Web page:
This was Barry's idea, and a good one. We wanted to go there and see how it all felt for me to be there again.
As we walked up to the entrance, the feeling of dread was soon replaced with gratitude. That is one of the feelings I had daily while I was recovering there years ago. You don't have to look to far in that place to see somebody worse off than yourself. I swear it is what kept me going the last time.
As we entered I noticed there was more of a buzz to the place than there was 13 years ago. There were people everywhere, coming and going. I remember it being far more quiet.
The other difference that was obvious was the number of people who were walking with supportive devices. When I was there I remember being one of three inpatients who wasn't in a wheelchair full time. When I arrived I required a wheelchair, and after a few weeks of hard work and a great physiotherapist I was walking with a walker. Studies have shown that more people who have incomplete injuries are getting help quicker and therefore able to walk again. The fact remains if the injury is complete walking is far less likely.
One of my biggest struggles was wheeling a manual wheel chair. I had just had a surgery in the thoracic spine. I had a nine inch raw scar between my shoulder blades, so every time I pushed those wheels forward, I was pulling on those muscles around the scar. It was tough. I was wheeled around when family was there, but when they weren't I was on my own. I had to wheel down a long hallway to the dining room for meals and daily for physiotherapy. I seriously remember one day partway down the hallway deciding how hungry I was. Was it worth it? Many times by the time I got to Physio, I needed a break before we started.
They actively practiced tough love there. It is necessary I know because some people would do nothing to help themselves. I always thought those of us who had had surgery should be given a break, but it worked, I'm walking today!
So what can possibly be worse than a manual wheelchair to a newbie?
They weren't sure if I would be in a chair long term or not and with the difficulty of the manual chair, I was fitted for an electric chair. This was quite a process. You are measured from head to toe. Each piece of the chair is chosen specifically for you, there are decisions about height, softness of the seat, weight of the chair and on and on. Finally all parts assembled, they go away and build it for you.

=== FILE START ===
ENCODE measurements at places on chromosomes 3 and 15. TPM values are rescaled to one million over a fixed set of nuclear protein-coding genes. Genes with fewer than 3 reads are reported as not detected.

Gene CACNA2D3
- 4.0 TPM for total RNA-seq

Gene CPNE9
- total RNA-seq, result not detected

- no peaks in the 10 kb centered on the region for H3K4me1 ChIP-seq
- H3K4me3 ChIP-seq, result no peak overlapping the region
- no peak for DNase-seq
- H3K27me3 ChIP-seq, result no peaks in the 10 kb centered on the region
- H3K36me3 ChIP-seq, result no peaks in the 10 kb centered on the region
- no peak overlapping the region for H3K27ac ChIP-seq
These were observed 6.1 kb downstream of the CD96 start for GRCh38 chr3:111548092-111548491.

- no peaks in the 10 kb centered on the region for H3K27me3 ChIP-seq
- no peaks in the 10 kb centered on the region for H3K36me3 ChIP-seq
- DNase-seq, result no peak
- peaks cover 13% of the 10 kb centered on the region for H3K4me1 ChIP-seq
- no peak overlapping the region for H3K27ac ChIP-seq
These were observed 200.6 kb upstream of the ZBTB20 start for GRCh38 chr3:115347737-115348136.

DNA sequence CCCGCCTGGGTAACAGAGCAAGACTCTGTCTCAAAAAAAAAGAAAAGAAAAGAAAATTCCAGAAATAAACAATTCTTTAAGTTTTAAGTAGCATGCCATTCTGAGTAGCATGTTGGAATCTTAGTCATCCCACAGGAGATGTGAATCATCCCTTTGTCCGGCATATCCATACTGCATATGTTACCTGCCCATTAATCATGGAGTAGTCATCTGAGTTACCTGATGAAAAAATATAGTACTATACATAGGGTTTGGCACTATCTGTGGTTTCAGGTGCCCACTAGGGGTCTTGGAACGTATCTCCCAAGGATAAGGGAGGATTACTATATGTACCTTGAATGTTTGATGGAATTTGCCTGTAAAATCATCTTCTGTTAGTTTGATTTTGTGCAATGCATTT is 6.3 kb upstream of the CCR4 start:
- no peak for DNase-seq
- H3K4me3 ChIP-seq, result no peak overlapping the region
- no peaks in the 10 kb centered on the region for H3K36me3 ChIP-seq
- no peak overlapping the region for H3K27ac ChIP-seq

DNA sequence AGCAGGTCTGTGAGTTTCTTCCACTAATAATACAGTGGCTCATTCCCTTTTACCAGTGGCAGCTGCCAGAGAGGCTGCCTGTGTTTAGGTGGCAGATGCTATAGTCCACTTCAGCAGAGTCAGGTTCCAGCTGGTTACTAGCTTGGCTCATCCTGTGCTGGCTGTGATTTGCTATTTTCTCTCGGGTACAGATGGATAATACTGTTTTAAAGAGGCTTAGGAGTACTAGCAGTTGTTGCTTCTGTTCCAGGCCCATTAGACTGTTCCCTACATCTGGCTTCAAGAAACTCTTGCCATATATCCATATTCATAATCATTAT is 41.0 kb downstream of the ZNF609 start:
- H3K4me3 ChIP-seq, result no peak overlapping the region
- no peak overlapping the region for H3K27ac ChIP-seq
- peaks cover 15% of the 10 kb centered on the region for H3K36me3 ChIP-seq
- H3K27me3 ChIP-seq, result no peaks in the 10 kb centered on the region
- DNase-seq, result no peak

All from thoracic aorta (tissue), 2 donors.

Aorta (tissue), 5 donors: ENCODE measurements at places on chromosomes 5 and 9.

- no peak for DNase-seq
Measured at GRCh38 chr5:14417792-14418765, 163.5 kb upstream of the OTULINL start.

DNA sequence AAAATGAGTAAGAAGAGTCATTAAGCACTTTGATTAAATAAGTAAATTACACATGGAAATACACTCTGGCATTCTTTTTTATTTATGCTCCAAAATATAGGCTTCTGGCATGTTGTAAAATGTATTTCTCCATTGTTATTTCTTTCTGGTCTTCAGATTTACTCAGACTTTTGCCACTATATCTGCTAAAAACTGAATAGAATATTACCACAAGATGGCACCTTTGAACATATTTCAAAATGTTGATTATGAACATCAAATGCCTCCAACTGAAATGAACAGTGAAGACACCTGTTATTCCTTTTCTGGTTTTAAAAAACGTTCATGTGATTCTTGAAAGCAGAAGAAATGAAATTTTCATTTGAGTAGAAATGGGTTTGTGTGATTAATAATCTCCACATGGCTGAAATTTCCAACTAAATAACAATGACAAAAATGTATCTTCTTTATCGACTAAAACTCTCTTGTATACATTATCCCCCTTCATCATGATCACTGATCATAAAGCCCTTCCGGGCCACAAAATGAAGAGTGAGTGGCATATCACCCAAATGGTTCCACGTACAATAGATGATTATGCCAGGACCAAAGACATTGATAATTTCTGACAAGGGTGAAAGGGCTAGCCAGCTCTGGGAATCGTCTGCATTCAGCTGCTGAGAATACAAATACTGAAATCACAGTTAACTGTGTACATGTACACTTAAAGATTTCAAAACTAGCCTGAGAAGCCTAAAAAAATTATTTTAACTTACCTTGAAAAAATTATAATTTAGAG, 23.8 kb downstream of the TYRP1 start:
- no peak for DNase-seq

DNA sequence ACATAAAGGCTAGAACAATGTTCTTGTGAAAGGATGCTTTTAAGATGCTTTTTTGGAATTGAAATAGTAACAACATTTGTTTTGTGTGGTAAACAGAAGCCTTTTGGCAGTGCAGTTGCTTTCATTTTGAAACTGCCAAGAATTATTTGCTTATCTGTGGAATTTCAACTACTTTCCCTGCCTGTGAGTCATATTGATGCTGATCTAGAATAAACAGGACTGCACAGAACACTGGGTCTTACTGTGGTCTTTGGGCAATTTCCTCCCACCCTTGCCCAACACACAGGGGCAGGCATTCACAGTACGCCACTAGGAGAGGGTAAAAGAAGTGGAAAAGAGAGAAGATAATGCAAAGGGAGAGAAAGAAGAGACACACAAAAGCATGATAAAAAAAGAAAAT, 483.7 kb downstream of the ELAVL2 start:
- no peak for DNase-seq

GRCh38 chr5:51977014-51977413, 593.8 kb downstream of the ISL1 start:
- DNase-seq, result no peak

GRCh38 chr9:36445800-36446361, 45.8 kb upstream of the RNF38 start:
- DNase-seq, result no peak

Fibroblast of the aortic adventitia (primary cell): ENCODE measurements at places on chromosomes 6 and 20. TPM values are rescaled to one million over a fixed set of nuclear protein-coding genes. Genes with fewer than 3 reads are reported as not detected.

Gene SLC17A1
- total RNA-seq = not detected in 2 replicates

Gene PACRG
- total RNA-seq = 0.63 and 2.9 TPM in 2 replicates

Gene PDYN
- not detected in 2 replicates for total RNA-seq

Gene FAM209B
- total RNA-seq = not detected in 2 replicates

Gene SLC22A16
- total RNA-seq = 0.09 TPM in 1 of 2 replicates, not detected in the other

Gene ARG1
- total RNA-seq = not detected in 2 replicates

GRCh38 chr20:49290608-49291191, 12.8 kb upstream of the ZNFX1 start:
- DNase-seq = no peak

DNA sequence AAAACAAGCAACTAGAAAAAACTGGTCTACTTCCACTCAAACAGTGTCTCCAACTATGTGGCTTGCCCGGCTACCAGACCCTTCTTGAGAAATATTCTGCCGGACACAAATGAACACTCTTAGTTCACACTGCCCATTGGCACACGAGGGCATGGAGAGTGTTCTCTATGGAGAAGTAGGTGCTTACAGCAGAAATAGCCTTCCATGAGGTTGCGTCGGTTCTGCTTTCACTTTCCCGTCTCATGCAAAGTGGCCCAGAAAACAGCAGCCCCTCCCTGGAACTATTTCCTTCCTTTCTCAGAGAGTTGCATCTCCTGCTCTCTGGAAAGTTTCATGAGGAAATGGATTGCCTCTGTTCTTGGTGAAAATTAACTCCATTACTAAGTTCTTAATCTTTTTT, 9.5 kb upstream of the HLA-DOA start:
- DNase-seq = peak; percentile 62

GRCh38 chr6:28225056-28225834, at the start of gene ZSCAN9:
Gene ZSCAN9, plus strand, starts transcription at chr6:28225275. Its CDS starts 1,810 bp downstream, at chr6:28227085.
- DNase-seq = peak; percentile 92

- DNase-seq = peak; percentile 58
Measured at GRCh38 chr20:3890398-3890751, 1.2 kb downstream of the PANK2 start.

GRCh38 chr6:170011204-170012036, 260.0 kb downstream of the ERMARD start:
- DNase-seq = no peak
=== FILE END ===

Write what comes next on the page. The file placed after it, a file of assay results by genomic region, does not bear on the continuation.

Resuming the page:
I'm not sure who was more excited when a couple of days later my chair arrived. Barry and the girls were visiting and we all gathered in the gym to tweak the last few things and I was sent on my way. It was a beauty, brand spanking new, and fit me like a glove.
I wheeled around the gym to get the feel for it and right away I noticed two things. Number one - there was absolutely no pain in operating this chair as opposed to the manual chair. Number two however became a problem... I was a bit heavy on the handle. A speed demon.
I realized I couldn't speed around the disabled people in the hallways, dodging bodies and other wheelchairs. As much as I tried to slow down I just couldn't seem to get it.
Barry and the girls encouraged me to try it out in the hallways, as they thought it would give me a better feeling of how to manoeuvre my new set of wheels. Boy were they wrong. With a wall on each side, I had something to hit as I bounced from one side to the other. The girls were squealing with delight as Mom made a demolition derby out of the rehab centre. Barry, being his ever patient self, was helping guide me along the way. I couldn't help but notice the look of concern in his eyes.
Every evening I had to transfer to my bed and a nurse or attendant would plug my chair in just outside my door. I'm sure when it was plugged in for the night there were many sighs of relief throughout the rehab centre.
I'm not sure how long I had that chair before I finally said "I can't do it." Never an easy thing for me to admit defeat but I was so concerned about the safety of the residents and their visiting family that I had to give in and give up! Besides I reasoned, I'm not going to need a chair, I'm going to walk. They all nodded tentatively each time I told someone that, but I believed in my heart I would. I had too, I really sucked at manoeuvring a wheelchair.
As I walked around the centre yesterday, I noticed the positives about it. It is a beautiful setting nestled amongst clusters of large trees, the grounds are beautiful. The centre is vibrant and clean. I know for sure the staff are second to none.
If I do need rehab, I will go back there feeling much better about the place, but I sure hope for everyone's sake I don't need a wheelchair!!